It’s no lie: the Big Island of Hawai‘i really is a big place. Here you can drive a dozen miles down a rutted 4WD road to a deserted beach and not see another person all day. While the rain-drenched Hilo side of the island is better known for its natural escapes, the sunny Kona side gives you just as many chances to go green and travel local-style. Drop by a Kona coffee farm, snorkel off the side of your kayak in a sapphire bay, then knock back island microbrews and ono grinds (good food) with ocean views.
South Kona Coastin’
Say the word Kona, and you’re already thinking about coffee, right? On the volcanic mountain slopes of South Kona is where most of the Big Island’s coffee trees grow. They flower with white blossoms (nicknamed “Kona snow”) in late spring, with their ripe red-fruit “cherries” ready to pick in late summer or early fall. Get an up-close look at traditional hand-harvesting processes at the Kona Coffee Living History Farm. In early November, the Kona Coffee Cultural Festival brings 10 days of cupping competitions, coffee-picking contests, behind-the-scenes farm tours and live Hawaiian music.
When you’re ready to hit the water, keep driving south along the Kona coast. Stop by Aloha Kayak Company for a rental kayak or a guided tour, then paddle out into the calm waters of Kealakekua Bay, where the Captain Cook Monument marks one of the Big Island’s snorkeling hotspot. Most people don’t know it, but you can also get to this shoreline monument via a sunny, steep 4-mile-long dirt trail starting from Napoopoo Rd off Hwy 11.
A South Kona snorkeling spot that’s easier to get to, but is just as full of rainbow-colored tropical fish and green sea turtles, is Two-Step. It’s next door to Puuhonua o Honaunau (Place of Refuge) National Historical Park, with its rebuilt Hawaiian heiau (temple) and fearsomely carved kii images. (No swimming is allowed with the park, out of respect for ancient Hawaiian religious traditions.)
Eating Up & Drinking Down the Kona Coast
On the waterfront in downtown Kailua-Kona, Island Lava Java coffee shop crafts farm-fresh salads and sandwiches, with people-watching from the sidewalk tables. Afterward chill out with a bowl of traditional Polynesian awa from Kanava Kava, or drive uphill to the green-certified Kona Brewing Company for microbrews, pub grub and live music. Then retreat to the humble Kona Tiki Hotel to sleep above the breaking surf.
Meandering North to Kohala
If you’re an Ironman triathlete, you could run or cycle up sunbaked North Kona coast, but most of us everyday humans will make it a scenic drive instead. Photogenic beaches line the “Gold Coast” running into South Kohala, including the perfectly crescent-shaped strand fronting the Mauna Kea Beach Hotel. For a less busy scene where you can splash around with sea turtles, walk from Spencer Beach Park south along the hidden coastal trail to Mauumae Beach. Kokua (please) respect locals who prefer to keep this pocket beach low-key.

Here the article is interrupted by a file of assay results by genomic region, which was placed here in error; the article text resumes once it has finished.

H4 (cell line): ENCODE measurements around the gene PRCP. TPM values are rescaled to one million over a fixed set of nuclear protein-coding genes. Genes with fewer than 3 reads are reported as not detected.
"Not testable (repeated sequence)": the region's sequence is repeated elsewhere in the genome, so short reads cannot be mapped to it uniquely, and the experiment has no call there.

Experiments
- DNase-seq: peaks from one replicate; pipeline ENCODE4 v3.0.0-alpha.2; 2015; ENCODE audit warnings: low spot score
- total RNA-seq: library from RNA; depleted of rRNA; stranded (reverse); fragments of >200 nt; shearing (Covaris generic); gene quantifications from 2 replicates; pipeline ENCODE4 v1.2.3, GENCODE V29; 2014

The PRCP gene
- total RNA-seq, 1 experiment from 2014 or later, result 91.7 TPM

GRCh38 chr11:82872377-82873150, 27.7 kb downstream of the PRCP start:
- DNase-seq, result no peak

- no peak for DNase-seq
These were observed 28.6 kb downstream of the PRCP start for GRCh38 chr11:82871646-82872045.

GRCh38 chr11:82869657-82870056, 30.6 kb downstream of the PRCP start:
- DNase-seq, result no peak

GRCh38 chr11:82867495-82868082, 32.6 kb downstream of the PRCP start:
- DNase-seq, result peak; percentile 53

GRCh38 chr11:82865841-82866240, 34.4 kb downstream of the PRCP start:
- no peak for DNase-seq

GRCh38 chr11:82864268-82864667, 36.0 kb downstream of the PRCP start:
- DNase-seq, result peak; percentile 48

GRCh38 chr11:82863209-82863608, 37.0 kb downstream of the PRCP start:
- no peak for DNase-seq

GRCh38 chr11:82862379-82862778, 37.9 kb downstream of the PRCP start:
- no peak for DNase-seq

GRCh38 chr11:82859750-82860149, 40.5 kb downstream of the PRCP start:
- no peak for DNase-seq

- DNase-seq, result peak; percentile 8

Back on dry land, detour to the Fairmont Orchid resort and the Puako Petroglyphs archaeological preserve, where you can see ancient Hawaiian rock art along a short walking trail. For a bigger dose of Hawaiian history, keep driving north toward Hawi. Turn makai (seaward) down a jeep road near the airport to discover Mookini Heiau, the ruins of an ancient Hawaiian temple near the birthplace of Kamehameha the Great. It’s impossible not to feel the mana (spiritual power) of this lonely, windswept spot inside Kohala Historic Sites State Monument.
Take a break in the quirky, alternative-thinking small town of Hawi, where art galleries, yoga studios, a bookstore and locavarian cafes all mix. In the last hours of sunlight, take the long way back to Kona via Kohala Mountain Rd, which rolls through cattle country to the paniolo (cowboy) town of Waimea. Or just follow the coastal highway south to Kawaihae Harbor, where the Blue Dragon Coastal Cuisine & Musiquarium is locals’ pick for seafood, starlight dancing and live jazz, rock and blues.
But Wait, There’s More!
Planning a trip to the Big Island soon? The Big Island Film Festival lights up Mauna Lani Resort in South Kohala May 24-28. Puuhonua o Honaunau National Historical Park hosts traditional hula kahiko on June 1. King Kamehameha Day (June 11) is celebrated state-wide with Hawaiian music, hula dancing, lei making and a parade down Alii Dr in Kailua-Kona on June 16.
Wanna know about the other side of the Big Island? Check back for the next blog post in Sara Benson’s eco-travel series: East Hawai‘i on Travel Tuesday, May 22.